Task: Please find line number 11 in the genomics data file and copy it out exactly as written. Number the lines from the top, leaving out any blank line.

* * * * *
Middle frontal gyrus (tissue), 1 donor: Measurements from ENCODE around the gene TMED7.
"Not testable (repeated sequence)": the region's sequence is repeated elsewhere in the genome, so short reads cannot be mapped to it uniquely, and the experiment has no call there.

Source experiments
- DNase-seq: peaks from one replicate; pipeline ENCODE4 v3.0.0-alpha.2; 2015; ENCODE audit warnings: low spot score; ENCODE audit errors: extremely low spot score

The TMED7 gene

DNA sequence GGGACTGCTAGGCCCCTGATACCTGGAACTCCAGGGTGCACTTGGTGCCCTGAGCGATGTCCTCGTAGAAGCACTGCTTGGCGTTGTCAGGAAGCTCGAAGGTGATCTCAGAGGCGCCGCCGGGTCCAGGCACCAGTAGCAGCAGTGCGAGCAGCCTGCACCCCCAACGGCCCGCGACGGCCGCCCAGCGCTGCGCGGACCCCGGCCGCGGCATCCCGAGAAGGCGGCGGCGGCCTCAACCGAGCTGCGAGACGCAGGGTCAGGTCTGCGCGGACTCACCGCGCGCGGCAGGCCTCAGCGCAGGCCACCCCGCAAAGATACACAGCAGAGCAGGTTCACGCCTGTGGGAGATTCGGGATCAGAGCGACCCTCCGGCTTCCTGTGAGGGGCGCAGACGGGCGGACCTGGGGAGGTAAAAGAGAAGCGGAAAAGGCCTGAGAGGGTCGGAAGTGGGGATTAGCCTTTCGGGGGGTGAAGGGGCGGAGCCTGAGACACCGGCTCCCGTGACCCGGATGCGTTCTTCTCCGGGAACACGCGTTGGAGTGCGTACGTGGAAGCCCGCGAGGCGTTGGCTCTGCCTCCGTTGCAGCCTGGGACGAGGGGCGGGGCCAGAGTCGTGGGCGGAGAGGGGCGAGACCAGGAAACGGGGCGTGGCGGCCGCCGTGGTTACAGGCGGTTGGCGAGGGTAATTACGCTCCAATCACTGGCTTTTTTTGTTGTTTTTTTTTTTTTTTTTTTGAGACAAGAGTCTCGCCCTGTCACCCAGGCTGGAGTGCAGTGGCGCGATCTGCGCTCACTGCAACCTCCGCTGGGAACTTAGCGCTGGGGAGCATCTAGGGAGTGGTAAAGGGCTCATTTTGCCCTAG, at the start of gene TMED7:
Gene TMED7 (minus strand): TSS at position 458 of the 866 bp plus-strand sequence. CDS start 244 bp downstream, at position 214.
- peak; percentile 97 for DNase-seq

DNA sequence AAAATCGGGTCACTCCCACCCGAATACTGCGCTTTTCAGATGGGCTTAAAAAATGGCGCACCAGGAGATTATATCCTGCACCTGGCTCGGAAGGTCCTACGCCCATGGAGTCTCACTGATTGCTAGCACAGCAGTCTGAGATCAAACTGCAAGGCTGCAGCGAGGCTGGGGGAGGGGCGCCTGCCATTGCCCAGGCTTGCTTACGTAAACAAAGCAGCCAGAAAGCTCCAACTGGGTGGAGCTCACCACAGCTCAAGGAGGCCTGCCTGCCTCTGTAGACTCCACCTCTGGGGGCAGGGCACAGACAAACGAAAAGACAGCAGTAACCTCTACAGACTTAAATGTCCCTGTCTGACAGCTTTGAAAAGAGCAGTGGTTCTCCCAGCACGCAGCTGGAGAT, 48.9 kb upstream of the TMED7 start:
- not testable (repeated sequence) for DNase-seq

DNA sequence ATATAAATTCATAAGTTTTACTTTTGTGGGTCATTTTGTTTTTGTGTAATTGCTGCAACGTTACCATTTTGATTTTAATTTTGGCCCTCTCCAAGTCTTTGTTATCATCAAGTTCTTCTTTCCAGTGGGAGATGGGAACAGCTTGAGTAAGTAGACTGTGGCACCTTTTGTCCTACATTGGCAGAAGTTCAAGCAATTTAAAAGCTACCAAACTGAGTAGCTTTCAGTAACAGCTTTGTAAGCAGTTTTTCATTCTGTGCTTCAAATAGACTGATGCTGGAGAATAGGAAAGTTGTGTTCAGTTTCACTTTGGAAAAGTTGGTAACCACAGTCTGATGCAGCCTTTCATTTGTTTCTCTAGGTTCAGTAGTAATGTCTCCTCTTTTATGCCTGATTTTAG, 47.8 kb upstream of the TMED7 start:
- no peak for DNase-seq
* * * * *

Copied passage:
DNA sequence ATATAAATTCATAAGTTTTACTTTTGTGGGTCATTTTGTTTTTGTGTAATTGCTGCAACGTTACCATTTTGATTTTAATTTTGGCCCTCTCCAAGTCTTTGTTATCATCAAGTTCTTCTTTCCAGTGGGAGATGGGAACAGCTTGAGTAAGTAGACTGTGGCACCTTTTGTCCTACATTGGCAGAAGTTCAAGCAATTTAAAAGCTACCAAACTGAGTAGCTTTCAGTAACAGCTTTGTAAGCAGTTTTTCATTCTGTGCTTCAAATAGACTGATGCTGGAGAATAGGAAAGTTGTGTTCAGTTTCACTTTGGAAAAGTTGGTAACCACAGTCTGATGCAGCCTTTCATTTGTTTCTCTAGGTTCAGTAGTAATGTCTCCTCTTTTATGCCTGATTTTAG, 47.8 kb upstream of the TMED7 start: